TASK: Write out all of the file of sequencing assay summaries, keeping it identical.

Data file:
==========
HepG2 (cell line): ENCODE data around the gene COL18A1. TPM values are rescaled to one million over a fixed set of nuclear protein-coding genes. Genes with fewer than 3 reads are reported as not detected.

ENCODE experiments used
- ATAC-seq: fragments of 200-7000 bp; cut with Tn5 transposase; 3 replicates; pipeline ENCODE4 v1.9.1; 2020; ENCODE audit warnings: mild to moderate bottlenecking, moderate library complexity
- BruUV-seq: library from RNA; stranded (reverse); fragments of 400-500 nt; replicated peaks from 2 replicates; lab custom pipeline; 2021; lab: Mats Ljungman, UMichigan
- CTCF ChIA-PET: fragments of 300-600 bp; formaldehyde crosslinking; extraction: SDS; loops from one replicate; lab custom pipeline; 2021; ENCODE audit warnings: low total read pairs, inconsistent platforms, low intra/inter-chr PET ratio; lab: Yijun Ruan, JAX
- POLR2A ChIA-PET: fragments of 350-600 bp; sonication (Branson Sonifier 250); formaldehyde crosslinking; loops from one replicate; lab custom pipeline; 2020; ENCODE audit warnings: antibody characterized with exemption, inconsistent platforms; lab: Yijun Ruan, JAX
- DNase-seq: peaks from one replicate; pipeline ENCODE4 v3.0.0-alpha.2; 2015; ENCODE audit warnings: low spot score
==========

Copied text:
HepG2 (cell line): ENCODE data around the gene COL18A1. TPM values are rescaled to one million over a fixed set of nuclear protein-coding genes. Genes with fewer than 3 reads are reported as not detected.

ENCODE experiments used
- ATAC-seq: fragments of 200-7000 bp; cut with Tn5 transposase; 3 replicates; pipeline ENCODE4 v1.9.1; 2020; ENCODE audit warnings: mild to moderate bottlenecking, moderate library complexity
- BruUV-seq: library from RNA; stranded (reverse); fragments of 400-500 nt; replicated peaks from 2 replicates; lab custom pipeline; 2021; lab: Mats Ljungman, UMichigan
- CTCF ChIA-PET: fragments of 300-600 bp; formaldehyde crosslinking; extraction: SDS; loops from one replicate; lab custom pipeline; 2021; ENCODE audit warnings: low total read pairs, inconsistent platforms, low intra/inter-chr PET ratio; lab: Yijun Ruan, JAX
- POLR2A ChIA-PET: fragments of 350-600 bp; sonication (Branson Sonifier 250); formaldehyde crosslinking; loops from one replicate; lab custom pipeline; 2020; ENCODE audit warnings: antibody characterized with exemption, inconsistent platforms; lab: Yijun Ruan, JAX
- DNase-seq: peaks from one replicate; pipeline ENCODE4 v3.0.0-alpha.2; 2015; ENCODE audit warnings: low spot score